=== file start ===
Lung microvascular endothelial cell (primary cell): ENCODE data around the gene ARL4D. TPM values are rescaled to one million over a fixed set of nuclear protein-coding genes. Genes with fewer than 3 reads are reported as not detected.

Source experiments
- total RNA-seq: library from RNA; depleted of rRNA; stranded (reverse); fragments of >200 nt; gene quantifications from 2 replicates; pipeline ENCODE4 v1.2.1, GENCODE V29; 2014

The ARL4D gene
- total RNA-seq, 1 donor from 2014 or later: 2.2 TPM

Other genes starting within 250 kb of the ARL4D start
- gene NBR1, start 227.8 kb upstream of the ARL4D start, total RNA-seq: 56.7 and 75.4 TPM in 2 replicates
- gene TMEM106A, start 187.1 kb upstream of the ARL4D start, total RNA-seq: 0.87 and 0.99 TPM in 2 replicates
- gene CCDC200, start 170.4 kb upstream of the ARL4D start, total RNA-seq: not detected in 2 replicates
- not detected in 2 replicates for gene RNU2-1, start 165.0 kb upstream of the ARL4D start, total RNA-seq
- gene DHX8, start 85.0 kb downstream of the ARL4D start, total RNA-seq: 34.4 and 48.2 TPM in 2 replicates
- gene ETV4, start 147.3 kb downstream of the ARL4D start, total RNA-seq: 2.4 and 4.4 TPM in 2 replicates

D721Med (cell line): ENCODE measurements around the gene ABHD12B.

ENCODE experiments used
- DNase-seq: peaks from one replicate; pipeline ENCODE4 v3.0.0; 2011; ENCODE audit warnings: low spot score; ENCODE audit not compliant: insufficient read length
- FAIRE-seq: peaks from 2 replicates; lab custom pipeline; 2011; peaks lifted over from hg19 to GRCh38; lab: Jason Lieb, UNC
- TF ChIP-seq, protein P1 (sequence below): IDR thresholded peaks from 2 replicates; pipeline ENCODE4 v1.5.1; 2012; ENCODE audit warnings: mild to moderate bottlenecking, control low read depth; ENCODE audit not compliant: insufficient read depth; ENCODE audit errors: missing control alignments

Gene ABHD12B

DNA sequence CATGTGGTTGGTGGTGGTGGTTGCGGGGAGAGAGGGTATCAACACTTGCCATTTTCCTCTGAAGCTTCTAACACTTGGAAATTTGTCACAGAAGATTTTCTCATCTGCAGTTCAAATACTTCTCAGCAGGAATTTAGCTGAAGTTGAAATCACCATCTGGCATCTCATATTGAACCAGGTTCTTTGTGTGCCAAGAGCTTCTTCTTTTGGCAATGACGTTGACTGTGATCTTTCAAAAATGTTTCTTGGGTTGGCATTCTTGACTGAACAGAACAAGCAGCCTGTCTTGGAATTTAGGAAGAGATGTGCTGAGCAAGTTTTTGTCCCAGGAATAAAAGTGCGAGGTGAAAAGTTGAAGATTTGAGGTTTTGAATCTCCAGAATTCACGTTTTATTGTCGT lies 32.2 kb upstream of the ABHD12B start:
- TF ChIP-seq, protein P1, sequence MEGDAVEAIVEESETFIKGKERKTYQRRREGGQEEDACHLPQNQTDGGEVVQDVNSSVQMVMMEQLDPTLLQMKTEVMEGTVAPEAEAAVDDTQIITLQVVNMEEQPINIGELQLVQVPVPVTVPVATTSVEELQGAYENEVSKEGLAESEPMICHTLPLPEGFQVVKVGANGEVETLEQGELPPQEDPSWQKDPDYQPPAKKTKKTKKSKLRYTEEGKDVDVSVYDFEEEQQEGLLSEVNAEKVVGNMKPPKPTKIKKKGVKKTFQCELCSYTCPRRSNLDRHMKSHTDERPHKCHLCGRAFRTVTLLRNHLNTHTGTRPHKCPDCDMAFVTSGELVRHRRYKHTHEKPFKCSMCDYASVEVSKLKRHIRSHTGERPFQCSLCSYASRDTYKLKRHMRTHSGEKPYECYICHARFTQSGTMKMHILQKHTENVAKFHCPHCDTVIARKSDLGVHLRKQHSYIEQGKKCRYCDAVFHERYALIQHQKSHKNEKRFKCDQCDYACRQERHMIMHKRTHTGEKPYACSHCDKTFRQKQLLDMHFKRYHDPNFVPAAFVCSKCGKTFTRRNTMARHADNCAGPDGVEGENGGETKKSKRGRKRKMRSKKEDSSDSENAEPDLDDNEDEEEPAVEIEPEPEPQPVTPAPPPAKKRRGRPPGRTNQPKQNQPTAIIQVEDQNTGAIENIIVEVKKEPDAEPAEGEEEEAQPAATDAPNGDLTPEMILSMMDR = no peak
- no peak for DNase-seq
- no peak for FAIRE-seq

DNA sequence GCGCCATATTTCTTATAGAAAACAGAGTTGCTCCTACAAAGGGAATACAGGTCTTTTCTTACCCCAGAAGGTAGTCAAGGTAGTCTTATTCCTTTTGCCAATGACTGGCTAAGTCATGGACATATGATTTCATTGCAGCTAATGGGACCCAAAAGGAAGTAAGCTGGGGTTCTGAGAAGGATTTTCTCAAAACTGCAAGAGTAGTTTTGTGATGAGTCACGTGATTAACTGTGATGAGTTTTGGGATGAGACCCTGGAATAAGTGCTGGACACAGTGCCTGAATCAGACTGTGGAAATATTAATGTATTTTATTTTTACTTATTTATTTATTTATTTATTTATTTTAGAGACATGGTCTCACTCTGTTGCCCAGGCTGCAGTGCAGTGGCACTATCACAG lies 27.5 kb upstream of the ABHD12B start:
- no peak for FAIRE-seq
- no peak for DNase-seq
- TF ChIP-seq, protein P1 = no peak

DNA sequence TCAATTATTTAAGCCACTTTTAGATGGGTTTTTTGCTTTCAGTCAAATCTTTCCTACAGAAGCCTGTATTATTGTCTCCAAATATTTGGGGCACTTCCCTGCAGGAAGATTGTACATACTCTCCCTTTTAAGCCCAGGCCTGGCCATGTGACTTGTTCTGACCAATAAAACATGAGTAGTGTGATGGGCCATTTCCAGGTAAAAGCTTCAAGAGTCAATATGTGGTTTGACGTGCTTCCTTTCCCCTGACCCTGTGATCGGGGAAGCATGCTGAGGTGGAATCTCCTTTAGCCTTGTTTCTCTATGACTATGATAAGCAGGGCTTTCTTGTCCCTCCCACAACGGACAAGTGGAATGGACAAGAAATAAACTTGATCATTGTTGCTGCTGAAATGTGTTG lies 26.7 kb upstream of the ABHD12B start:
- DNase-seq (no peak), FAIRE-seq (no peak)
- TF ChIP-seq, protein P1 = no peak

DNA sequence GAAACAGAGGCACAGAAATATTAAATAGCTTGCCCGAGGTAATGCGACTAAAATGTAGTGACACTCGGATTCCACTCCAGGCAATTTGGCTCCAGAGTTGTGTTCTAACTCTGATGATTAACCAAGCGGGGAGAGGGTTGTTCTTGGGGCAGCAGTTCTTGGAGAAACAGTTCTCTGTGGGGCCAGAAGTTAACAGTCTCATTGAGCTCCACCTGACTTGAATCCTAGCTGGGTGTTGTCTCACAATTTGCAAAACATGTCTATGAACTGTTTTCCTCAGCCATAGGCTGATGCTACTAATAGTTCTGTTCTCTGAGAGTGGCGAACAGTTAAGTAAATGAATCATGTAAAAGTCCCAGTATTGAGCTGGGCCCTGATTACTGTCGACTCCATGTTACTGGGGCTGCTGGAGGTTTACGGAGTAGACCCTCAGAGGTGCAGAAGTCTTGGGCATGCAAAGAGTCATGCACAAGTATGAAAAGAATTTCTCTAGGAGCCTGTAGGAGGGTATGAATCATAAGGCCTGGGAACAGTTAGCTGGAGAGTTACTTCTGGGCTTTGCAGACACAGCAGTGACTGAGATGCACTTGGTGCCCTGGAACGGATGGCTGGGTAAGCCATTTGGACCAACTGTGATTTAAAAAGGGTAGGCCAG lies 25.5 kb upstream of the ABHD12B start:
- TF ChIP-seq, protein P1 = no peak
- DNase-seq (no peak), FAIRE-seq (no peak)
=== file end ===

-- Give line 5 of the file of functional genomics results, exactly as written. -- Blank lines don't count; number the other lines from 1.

- total RNA-seq, 1 donor from 2014 or later: 2.2 TPM